The Morning Federal Newscast is a daily compilation of the stories you hear Federal Drive hosts Tom Temin and Emily Kopp discuss throughout the show each day. The Newscast is designed to give FederalNewsRadio.com users more information about the stories you hear on the air.
Federal cybersecurity officials have flagged HealthCare.gov in a review of websites vulnerable to the Heartbleed computer bug. People with accounts on the insurance enrollment website are being told to change their passwords. Senior administration officials say the warning is made out of an abundance of caution. There’s no sign the website has been compromised. The government continues to review federal websites. Cyber officials at the Homeland Security Department say their network has detected hackers trying to exploit Heartbleed. They say they have blocked attempts in many cases. Heartbleed affects sites using the Open SSL encryption technology. Many government sites do not use it. (Associated Press)
Director of National Intelligence James Clapper announced that the intelligence community thinks it’s time to relax the rules that ban commercial satellite companies from selling high-quality images. The announcement follows the Senate adding language to the annual IC authorization bill, urging agencies to ease up on commercial companies by allowing them to sell their product. The restrictions were first put in place to protect imagery from potential security threats. Currently, the government can buy imagery that’s better than .5 meter resolution, meaning one pixel in an image is .5 meter on the ground. One commercial company is already asking permission to sell images twice as precise, but the IC isn’t saying how far its leniency will go. (Federal News Radio)
The State Department will build a new training center at Fort Pickett, Va. The state’s Congressional delegation says it’s a done deal. Courses will prepare diplomats and other government employees for assignments at dangerous posts around the globe. The Foreign Affairs Security Training Center will consolidate training now done at facilities nationwide. The State Department estimates construction at $461 million, of which some has been appropriated. The 2012 attack on the U.S. compound in Benghazi, Libya, underscored the need for better training. The Virginia Army National Guard base, southwest of Richmond, beat out sites in Maryland, Georgia, Pennsylvania and West Virginia. (Senate)
Farms that have cases of a deadly pig virus now have to report the outbreaks, the Agriculture Department says. Farmers have struggled to control the virus since it first showed up last May because its cause is unknown. The USDA said it will commit $5 million to fight the disease. Porcine epidemic diarrhea, or PED, is believed to be from China. Newborn piglets are most at risk and often die from dehydration after contracting PED. Vice President of Science and Technology for the National Pork Board Dr. Paul Sundberg says this is a necessary step to gather information and increase disease control. (Associated Press)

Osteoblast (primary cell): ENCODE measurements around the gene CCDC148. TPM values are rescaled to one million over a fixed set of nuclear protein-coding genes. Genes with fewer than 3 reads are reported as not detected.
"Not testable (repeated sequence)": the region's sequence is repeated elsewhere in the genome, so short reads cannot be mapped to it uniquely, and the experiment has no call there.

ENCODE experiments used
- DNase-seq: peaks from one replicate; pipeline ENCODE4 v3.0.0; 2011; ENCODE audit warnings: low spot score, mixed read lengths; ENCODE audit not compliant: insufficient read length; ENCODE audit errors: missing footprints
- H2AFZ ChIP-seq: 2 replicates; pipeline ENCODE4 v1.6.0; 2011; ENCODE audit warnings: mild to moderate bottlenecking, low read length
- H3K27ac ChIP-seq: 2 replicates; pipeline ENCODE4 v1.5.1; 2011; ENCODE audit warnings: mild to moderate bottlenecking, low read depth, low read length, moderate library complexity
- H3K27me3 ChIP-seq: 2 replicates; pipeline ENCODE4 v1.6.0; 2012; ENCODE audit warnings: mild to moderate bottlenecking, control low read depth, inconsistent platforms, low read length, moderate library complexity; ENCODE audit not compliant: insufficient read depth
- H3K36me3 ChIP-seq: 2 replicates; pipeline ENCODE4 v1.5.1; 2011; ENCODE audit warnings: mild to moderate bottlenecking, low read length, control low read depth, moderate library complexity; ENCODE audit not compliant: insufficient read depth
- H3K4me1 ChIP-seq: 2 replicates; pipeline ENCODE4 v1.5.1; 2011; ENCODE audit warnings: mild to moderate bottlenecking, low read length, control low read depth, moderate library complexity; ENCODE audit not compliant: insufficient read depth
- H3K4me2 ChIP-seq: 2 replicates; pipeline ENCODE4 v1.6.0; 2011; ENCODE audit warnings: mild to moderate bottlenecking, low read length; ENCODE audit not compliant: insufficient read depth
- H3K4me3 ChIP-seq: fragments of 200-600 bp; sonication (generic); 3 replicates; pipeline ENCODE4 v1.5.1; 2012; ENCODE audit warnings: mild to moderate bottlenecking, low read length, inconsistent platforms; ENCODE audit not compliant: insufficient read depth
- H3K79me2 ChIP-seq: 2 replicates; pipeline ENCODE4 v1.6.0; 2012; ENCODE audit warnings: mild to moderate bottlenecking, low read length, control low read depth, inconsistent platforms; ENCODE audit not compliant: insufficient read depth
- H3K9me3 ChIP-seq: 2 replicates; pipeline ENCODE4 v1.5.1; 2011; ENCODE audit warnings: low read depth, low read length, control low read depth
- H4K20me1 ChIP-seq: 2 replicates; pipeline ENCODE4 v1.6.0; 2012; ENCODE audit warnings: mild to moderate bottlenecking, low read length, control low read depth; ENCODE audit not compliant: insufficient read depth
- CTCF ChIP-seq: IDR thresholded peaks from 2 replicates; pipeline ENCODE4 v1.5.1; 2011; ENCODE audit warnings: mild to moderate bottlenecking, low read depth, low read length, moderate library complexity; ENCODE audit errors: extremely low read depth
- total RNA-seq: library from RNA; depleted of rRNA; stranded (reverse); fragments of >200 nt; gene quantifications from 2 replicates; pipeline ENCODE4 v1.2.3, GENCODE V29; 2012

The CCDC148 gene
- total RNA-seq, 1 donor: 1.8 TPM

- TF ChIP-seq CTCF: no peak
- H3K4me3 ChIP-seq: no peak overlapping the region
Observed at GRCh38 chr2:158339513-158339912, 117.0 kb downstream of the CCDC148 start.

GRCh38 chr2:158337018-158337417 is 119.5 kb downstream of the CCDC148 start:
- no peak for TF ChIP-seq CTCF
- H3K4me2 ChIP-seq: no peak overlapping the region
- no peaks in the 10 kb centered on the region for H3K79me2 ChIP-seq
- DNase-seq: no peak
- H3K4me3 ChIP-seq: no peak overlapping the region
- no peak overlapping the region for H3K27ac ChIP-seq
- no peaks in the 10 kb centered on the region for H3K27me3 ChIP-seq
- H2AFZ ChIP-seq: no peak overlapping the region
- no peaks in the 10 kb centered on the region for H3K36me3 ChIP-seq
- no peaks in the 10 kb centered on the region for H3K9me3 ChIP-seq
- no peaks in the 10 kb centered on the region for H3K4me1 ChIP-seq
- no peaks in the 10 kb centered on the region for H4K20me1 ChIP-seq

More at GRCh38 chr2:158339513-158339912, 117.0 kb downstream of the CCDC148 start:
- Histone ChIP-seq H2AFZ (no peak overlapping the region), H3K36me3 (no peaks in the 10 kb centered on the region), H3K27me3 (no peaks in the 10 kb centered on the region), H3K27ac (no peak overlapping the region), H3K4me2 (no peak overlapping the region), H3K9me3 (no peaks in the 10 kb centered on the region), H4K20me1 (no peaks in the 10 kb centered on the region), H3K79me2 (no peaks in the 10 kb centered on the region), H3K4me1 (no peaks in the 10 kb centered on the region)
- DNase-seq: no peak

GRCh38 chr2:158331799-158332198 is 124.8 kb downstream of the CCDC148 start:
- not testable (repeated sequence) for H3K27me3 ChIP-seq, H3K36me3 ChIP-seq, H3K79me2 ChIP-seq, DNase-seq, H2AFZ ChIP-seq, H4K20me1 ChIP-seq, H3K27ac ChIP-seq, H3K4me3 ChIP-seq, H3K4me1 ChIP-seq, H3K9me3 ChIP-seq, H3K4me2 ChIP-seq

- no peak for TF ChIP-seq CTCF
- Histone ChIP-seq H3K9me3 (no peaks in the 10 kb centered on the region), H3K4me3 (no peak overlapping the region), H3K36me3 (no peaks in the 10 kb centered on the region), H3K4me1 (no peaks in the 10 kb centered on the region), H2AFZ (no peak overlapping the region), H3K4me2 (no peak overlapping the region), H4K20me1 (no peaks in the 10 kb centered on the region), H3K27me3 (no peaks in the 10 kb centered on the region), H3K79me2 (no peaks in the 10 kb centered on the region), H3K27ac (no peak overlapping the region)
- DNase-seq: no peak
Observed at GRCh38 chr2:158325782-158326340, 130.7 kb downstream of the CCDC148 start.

The family of a Marine who killed himself after returning from Iraq is continuing its lawsuit against the government. The Federal Appeals Court in Cincinnati says the widow of Cameron Anestis has grounds to sue. Tiffany Anestis says her husband sought a mental health evaluation and treatment at two Veterans Affairs facilities in Kentucky. They turned him away. For what she calls negligence, Anestis seeks $22.5 million in damages. A spokesman for the VA declined to comment. (Associated Press)
The Navy refuses to let dozens of transportation workers onto bases following a fatal shooting last month. The service says it has turned away nearly 50 people with government-issued Transportation Worker Identification Credentials because they have criminal records. The new rules say no one with a felony in the past 10 years, or certain misdemeanors in the past five years, can get onto a base. An armed gunman killed a sailor at Naval Station Norfolk last month. The Navy says the assailant, Jeffrey Savage, was a truck driver with a felony record. He had a TWIC card, issued by the Transportation Security Administration. (Associated Press)
The Defense Department removed a shortcut from Federal Acquisition Regulation that allowed contracting officers to make purchases of $3,000 or less, without finding out if they’re getting the best price. Schedule holders were not happy with the new decision, saying it will add another layer of bureacracy to the acquisition process. In a Federal News Radio exclusive, DoD director of procurement and acquisition policy Dick Ginman said the decision comes from seeing DoD contracting trainees skip the bartering process using the loophole. Ginman insists that removing the shortcut is not adding workload, but simply encouraging market competition and smart buying. (Federal News Radio)
Tom Temin is the host of The Federal Drive, which airs from 6-9 a.m. on 1500 AM in the Washington, DC region and online everywhere. Tom has 30 years experience in journalism, mostly in technology markets. Before coming to Federal News Radio, he was a long-serving editor-in-chief of Government Computer News and Washington Technology magazines.